Reza Aslan: From Islam to Christianity back to Islam
Recently we sat down with Muslim scholar and best selling author Reza Aslan for an in-depth interview on a wide range of issues. This is the first in what will hopefully be a longstanding series of interviews that are planned with high profile scholars and movers and shakers in pop culture.
We covered Reza’s days as a break dancer, conversion to Christianity and return to Islam, his thoughts on Islamophobia, Robert Spencer, the Arab Spring, reformation of Islam and the current saber-rattling with Iran.
It was a fascinating and hilarious interview and I think you will find we covered new ground, such as the breaking news that Reza is willing to finally reciprocate Robert Spencer’s man crush!
Loonwatch (LW): I heard you used to break dance?
Reza Aslan (RA): Yes, (laughter) I used to be a break dancer. My name used to be El Penguin, because I was so bow legged.
LW: Did you ever graduate to doing head spins and flares?
RA: I could do a really poor head spin but it was definitely not my forte with my footwork. I was in a (laugh) break dance troupe called Etron, which was Norte spelled backwards because we were on the north side of Fresno.
LW: Do you still break once in a while?
RA: Hell no. If I tried to break dance today I would definitely break something. Oh, I could still pop-lock with the best of them but break dancing, no.
LW: We heard in the course of one of your interviews that you converted to Evangelical Christianity at one point in your life?
RA: Yes, when I was 15 years old…
LW: Were you practicing taqiyyah?
RA: Yes. (laughter) My entire life is just one big practice of taqiyyah. Like everything I do as a human being.
Actually, it was part of this group called Young Life, pretty famous nation-wide group. They go into High Schools and Junior High Schools and they evangelize. I went to this summer camp where you hear the Gospel message, and yeah when I was 15 years old, a sophomore, and so it was before my sophomore year of HS. Yeah, I found Jesus, he was awesome.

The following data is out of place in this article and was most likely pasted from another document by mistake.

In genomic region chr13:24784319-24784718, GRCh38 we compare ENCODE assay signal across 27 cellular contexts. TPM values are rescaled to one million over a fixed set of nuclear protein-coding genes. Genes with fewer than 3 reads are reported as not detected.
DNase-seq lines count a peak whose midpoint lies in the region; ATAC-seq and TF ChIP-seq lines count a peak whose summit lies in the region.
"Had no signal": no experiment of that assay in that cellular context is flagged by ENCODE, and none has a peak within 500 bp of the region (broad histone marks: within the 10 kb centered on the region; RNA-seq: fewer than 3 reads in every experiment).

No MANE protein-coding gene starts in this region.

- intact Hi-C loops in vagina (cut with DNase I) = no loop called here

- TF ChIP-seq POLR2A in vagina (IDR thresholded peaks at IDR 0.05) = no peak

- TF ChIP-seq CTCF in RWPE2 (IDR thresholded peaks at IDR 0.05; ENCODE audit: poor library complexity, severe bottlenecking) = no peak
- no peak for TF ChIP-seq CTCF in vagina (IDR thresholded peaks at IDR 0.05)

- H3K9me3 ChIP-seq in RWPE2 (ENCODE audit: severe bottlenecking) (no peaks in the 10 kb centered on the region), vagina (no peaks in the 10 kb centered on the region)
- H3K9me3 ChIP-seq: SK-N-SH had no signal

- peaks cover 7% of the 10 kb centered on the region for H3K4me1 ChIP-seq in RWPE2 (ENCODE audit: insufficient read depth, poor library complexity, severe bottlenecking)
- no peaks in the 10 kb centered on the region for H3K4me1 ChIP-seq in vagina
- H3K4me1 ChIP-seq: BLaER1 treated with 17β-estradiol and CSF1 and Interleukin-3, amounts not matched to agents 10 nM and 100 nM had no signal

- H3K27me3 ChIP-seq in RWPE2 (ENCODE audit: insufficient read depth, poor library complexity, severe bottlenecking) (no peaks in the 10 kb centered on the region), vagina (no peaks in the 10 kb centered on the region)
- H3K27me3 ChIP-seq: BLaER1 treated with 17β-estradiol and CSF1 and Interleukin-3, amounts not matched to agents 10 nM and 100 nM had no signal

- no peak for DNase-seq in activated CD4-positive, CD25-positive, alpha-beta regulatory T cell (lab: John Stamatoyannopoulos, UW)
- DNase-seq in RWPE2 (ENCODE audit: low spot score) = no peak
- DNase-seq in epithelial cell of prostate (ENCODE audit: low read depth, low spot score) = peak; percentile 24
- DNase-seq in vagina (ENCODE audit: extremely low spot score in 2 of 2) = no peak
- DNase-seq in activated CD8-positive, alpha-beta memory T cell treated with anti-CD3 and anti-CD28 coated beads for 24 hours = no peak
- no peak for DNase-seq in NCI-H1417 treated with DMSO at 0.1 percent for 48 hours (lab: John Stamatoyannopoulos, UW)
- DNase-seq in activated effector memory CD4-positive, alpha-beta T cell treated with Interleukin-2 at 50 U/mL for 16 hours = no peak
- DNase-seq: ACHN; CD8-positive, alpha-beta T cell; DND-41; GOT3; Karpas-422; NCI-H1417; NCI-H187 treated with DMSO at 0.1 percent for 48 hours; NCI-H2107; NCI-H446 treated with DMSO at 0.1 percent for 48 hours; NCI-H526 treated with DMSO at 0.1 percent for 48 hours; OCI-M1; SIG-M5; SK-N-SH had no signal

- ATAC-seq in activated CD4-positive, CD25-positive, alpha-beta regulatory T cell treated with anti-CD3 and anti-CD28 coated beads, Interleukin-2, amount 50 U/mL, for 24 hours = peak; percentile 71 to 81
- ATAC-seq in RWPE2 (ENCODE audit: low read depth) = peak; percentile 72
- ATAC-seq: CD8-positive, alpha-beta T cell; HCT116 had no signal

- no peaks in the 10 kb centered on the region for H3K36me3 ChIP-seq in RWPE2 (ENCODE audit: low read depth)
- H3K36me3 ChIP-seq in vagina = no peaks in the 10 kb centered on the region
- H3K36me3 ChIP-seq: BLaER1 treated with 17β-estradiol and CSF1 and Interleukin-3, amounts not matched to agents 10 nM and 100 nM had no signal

LW: How was that, what was that experience like when you were an Evangelical?
RA: It’s magical! The thing about Evangelical Christianity and why I think it is so appealing, particularly to young people is that I mean it is just such a brilliant and profoundly moving story. There is a reason why it is called the greatest story ever told, right? That God had this physical son, like His little baby boy you know that came down to earth and because you yourself are such an awful human being, because of all the terrible things you do, God decided to have His son tortured and murdered in order to save you from yourself and that if you don’t accept that story, not only are you spitting in God’s face but oh yeah you are also going to burn in hell for all eternity.
It’s an amazing story, that’s why it is so appealing. Now the important thing to understand is that is what it precisely is, a story. I am not by any means discounting it or criticizing it. All religion is story, all mythology is story but that is a particularly good one, and it’s a story, I think particularly for young people looking for easy answers to complicated questions, that they can flock to, and the last 2000 years are testimony to that.
LW: That is quite profound. I was wondering, going from that to becoming an Islamic scholar and someone who regularly speaks on Islam, how did you return to Islam? Was it a going back to your roots?
RA: Well, after High School, like most people who are introduced to Evangelical Christianity when they’re kids then go to college, you realize, “oh wow, a lot of the stuff that I was told by my youth leaders and my pastors was kind of nonsense actually” and so you begin to question those issues, question those ideas.
I went to a Catholic College, a Jesuit Catholic College and began studying the Bible and particularly the New Testament from a scholarly perspective and the more I kept studying the more I realized almost everything I was told about the Bible and about the New Testament and frankly about the Gospel story was false. More importantly the truth behind the Gospel story, the truth behind who Jesus was and what Jesus really said was far more interesting, far more profound and frankly far more appealing than the false notions of it that I was fed as a kid. So throughout my early years in college I decided to get a degree in Biblical Studies. I became fluent in Greek and became a young scholar about the origins of Christianity and the historical Jesus and then when I graduated I was heading off to Harvard to get a Masters degree in that topic when one of my undergraduate professors, one of my mentors, Katherine Bell sat me down and basically said, “Why aren’t you studying Islam?” and I said “what do you mean?”
Click here to read the full article: